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Pakistan moves to curb protests

More police are deployed and checkpoints imposed to stop a sit-in in Islamabad as pressure builds on the government to resolve the issue, centered on lawyers' demands that sacked judges be reinstated.

March 14, 2009|Mark Magnier

ISLAMABAD, PAKISTAN — Domestic and international pressure on Pakistan to calm political unrest intensified Friday as continued street clashes threatened to impair transportation, the economy and the fight against extremism.

The administration of President Asif Ali Zardari redoubled efforts to prevent demonstrators from reaching the capital, where they plan a sit-in Monday near parliament.

The government detained more protesters, called in additional police reinforcements, blocked more roads and further extended rules restricting public gatherings of more than four people, arguing that such meetings threatened public order and provided a target for terrorists.

In Peshawar, lawyers staged a protest over the crackdown in front of the provincial assembly building, while senior lawyer Abdul Latif Afridi and dozens of other local leaders remained under house arrest.

U.S. and British officials have stepped up their calls for a democratic solution, convinced that the bickering, posturing and street confrontations can only detract from Pakistan's efforts to fight Taliban-linked and Al Qaeda extremists operating within its borders.

The lawyers are demanding the reinstatement of Supreme Court judges removed by former President Pervez Musharraf. Zardari's administration has rejected the demands, fearing the judges would hand down unfavorable rulings.

"The government's in a real twist," said Musharraf Zaidi, a political analyst. "Something has to give, and the weakest spine appears to be the government's."

Even prominent members of Zardari's ruling Pakistan People's Party, including Sen. Safdar Abbasi and his wife, Naheed Khan, have come out in support of the lawyers.

Growing calls for reconciliation led to a flurry of meetings among top opposition figures, the president, prime minister, army chief of staff and important provincial officials.

"There's a lot of jockeying and pushing to and fro," said Tariq Fatemi, an analyst and former foreign secretary. "The next little while will be crucial."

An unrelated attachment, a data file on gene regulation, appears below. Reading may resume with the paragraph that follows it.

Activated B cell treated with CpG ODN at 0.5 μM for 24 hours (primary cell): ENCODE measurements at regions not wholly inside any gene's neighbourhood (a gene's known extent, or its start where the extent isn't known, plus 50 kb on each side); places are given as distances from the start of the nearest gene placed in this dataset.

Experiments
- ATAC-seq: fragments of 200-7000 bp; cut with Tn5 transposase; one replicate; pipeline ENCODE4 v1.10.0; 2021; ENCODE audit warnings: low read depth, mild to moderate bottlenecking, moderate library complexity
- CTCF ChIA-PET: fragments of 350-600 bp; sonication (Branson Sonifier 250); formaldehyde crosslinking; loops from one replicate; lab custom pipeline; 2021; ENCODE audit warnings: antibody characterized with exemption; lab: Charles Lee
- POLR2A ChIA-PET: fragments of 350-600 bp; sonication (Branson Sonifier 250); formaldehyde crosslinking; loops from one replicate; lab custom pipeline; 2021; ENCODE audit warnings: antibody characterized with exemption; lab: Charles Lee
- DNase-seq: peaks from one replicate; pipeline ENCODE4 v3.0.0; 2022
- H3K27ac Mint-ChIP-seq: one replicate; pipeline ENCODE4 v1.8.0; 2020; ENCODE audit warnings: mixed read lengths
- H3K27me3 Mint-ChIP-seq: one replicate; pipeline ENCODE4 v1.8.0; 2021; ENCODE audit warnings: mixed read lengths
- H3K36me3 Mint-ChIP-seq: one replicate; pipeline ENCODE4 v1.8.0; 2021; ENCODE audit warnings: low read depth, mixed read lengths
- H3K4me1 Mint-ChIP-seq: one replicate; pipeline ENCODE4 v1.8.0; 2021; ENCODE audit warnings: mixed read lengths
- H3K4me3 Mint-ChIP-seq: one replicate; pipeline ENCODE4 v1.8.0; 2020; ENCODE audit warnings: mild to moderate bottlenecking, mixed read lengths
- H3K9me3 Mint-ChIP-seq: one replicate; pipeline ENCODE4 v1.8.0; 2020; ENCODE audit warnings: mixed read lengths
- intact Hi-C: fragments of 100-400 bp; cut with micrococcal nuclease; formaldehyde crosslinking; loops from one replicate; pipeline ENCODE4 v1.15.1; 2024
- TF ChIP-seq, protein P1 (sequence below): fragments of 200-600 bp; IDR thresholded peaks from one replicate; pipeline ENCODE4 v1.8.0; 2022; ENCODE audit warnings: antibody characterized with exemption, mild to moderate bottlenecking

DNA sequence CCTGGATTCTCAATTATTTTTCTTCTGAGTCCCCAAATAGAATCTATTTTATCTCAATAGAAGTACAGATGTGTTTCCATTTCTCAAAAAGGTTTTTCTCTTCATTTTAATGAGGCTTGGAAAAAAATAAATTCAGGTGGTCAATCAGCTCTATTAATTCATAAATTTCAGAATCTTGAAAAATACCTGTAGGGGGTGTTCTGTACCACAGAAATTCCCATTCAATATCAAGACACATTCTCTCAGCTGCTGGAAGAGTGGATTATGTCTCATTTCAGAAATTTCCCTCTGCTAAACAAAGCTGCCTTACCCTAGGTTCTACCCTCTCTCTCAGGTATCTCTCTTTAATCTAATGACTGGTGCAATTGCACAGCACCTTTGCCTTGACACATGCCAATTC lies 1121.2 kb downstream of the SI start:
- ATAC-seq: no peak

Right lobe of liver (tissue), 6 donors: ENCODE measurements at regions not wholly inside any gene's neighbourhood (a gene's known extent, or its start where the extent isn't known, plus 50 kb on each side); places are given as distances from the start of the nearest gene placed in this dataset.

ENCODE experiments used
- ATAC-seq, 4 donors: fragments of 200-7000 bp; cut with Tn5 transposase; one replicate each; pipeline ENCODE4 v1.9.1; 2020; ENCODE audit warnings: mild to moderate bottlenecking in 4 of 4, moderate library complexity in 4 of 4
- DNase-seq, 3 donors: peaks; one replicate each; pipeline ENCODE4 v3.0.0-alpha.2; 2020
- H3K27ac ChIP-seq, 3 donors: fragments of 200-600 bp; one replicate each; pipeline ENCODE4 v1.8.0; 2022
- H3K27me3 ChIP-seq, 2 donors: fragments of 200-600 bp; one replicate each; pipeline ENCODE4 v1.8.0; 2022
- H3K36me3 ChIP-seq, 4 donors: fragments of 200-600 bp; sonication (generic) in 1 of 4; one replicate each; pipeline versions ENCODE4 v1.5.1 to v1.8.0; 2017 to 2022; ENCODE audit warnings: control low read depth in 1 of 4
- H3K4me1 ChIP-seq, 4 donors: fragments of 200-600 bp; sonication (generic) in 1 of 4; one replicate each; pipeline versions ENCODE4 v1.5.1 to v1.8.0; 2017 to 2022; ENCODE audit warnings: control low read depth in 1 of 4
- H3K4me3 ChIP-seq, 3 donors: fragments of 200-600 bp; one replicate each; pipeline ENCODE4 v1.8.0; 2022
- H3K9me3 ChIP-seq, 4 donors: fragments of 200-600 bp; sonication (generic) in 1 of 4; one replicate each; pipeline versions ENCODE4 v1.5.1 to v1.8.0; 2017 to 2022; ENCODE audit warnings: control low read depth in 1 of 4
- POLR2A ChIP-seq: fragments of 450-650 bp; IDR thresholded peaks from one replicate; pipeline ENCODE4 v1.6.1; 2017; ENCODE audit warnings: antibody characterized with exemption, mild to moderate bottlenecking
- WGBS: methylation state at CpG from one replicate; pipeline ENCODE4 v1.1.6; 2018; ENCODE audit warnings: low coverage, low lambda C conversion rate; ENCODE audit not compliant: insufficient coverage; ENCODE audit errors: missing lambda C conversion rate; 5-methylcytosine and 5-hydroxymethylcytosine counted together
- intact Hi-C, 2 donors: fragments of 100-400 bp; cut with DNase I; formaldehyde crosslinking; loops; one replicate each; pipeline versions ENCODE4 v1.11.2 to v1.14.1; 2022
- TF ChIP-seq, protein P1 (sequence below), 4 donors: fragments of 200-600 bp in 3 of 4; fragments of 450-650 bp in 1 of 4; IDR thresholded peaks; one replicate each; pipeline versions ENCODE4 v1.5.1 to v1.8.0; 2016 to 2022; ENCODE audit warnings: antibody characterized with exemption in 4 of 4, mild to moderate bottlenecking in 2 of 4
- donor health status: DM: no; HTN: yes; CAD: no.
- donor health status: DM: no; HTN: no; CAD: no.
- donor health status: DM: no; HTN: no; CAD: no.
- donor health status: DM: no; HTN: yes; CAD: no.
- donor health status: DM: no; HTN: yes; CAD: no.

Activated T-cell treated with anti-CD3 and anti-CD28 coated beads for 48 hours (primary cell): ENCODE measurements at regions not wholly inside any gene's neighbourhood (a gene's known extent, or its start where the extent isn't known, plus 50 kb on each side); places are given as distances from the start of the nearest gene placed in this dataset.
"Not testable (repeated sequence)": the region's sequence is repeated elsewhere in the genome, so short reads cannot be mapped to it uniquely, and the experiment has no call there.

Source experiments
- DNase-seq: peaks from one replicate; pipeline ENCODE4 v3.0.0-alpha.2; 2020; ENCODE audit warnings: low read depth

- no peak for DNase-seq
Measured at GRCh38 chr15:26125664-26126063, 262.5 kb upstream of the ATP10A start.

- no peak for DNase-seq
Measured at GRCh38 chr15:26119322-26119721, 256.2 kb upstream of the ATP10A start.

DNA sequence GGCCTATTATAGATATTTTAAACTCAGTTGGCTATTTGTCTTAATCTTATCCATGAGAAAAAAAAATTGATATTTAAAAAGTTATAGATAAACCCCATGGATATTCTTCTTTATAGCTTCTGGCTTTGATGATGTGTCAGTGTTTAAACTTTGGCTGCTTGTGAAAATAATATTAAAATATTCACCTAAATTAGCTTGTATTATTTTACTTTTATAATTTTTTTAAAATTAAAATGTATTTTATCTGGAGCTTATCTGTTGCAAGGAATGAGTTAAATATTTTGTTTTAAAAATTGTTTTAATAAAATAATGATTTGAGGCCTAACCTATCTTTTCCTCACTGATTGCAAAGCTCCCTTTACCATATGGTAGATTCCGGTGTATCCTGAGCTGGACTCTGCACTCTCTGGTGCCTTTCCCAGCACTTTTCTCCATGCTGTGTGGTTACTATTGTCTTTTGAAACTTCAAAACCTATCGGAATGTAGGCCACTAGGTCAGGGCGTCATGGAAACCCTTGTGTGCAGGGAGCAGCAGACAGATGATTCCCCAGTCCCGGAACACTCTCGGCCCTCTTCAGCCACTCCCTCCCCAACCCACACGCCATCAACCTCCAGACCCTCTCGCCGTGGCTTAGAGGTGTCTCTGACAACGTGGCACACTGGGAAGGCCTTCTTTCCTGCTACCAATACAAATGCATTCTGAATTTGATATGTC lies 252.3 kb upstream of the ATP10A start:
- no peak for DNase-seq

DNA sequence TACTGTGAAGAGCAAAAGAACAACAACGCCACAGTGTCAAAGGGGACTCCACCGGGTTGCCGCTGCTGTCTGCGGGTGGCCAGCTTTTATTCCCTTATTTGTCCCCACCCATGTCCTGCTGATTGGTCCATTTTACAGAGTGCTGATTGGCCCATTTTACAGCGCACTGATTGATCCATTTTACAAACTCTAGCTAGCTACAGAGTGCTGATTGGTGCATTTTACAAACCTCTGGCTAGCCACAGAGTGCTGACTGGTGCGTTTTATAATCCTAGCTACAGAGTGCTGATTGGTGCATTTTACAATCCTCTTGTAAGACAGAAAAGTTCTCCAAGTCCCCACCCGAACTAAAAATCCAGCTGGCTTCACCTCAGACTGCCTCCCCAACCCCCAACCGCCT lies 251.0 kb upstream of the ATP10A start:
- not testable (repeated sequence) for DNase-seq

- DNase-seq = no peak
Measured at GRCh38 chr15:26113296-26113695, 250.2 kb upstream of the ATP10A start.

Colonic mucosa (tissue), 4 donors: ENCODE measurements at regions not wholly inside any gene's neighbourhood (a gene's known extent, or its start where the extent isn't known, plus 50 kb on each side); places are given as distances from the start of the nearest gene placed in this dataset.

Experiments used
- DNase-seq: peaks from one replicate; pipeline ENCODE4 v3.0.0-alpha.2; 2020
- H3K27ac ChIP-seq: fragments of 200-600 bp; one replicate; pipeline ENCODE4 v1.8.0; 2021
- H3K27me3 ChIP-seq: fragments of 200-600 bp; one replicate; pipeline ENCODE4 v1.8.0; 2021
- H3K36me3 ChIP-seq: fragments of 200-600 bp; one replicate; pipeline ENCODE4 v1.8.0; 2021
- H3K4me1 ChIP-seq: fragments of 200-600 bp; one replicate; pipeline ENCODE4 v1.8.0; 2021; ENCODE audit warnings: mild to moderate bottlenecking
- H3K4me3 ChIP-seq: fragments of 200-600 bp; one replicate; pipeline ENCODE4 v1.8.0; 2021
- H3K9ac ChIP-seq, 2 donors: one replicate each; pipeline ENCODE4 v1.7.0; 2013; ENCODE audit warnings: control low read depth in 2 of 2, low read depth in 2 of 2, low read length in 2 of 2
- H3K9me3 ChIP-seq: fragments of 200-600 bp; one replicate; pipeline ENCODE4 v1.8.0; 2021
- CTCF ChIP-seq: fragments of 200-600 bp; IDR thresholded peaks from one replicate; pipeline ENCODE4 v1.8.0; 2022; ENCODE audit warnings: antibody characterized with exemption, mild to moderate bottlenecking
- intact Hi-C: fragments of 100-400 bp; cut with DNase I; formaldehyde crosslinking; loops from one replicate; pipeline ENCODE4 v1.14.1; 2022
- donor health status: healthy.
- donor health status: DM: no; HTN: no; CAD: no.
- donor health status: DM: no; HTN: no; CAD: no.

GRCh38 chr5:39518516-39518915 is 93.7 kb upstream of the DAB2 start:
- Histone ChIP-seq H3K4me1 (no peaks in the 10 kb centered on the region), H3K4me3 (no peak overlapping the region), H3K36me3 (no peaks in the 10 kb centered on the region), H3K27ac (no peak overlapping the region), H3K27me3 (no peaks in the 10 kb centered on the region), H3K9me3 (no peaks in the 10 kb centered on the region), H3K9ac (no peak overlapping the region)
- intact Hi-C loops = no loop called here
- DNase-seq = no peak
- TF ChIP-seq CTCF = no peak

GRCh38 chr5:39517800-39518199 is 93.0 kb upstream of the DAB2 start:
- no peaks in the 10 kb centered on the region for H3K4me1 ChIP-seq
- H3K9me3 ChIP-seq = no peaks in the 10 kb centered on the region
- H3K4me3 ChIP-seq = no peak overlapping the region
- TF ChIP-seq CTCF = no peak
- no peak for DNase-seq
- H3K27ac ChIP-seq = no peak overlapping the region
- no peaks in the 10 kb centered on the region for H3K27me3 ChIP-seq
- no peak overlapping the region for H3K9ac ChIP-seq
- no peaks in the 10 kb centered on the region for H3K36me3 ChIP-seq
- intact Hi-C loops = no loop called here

Fatemi and others said the skeleton of a compromise might see the president reinstate the chief justices and remove a ban on opposition figures Nawaz Sharif and his brother Shahbaz holding elective office.

In return, observers said, the opposition and the lawyers groups might agree to call off the protests. Ousted Supreme Court Chief Justice Iftikhar Mohammed Chaudhry, if reinstated, might give some quiet assurance that he wouldn't rule that Zardari is ineligible for office because of previous corruption charges, they said.

The president, the widower of assassinated former Prime Minister Benazir Bhutto, spent eight years in prison on graft charges, though he was never convicted. Pakistan's judiciary has been politicized for much of its history.

Government arguments that the largely peaceful protests threaten society have been weakened by the middle-class nature of the movement, led by lawyers. A group of 22 former ambassadors called for the government to back down by reinstating Chaudhry.

The use of force against peaceful demonstrators has "further exacerbated the constitutional and political crisis facing the country and threaten to plunge it into deeper turmoil and chaos," the former envoys said in a statement.

Richard Holbrooke, the U.S. special envoy for Pakistan and Afghanistan, and British Foreign Secretary David Miliband telephoned Zardari this week, reportedly expressing their concern about the turmoil and urging him to find a solution. U.N. Secretary-General Ban Ki-moon has also expressed concern over the situation.

The reported death toll of an apparent U.S. missile strike late Thursday against suspected militants rose to more than 20. U.S. officials have declined to comment on the incident in northwestern Pakistan, believed to have been carried out by a drone aircraft.

Pakistan is also facing international pressure over the terrorist attack in Mumbai, India, in November. India provided responses Friday to 30 questions from Pakistan as part of parallel investigations of the attacks, adding that it was time for Islamabad to act quickly in its inquiry. Pakistan has detained several Islamists and acknowledged that the 60-hour siege that left more than 170 dead was launched from and partially planned on its soil.

But analysts and regular citizens alike said the political crisis gripping Pakistan probably would slow the investigation, along with efforts to revive the economy.

"We need a just government in this country," said Mohammed Azad, 56, a hospital supply company worker, sipping a cup of tea. "They don't worry about ordinary people, who are headed for the poor house."


Special correspondent Zulfiqar Ali in Peshawar contributed to this report.

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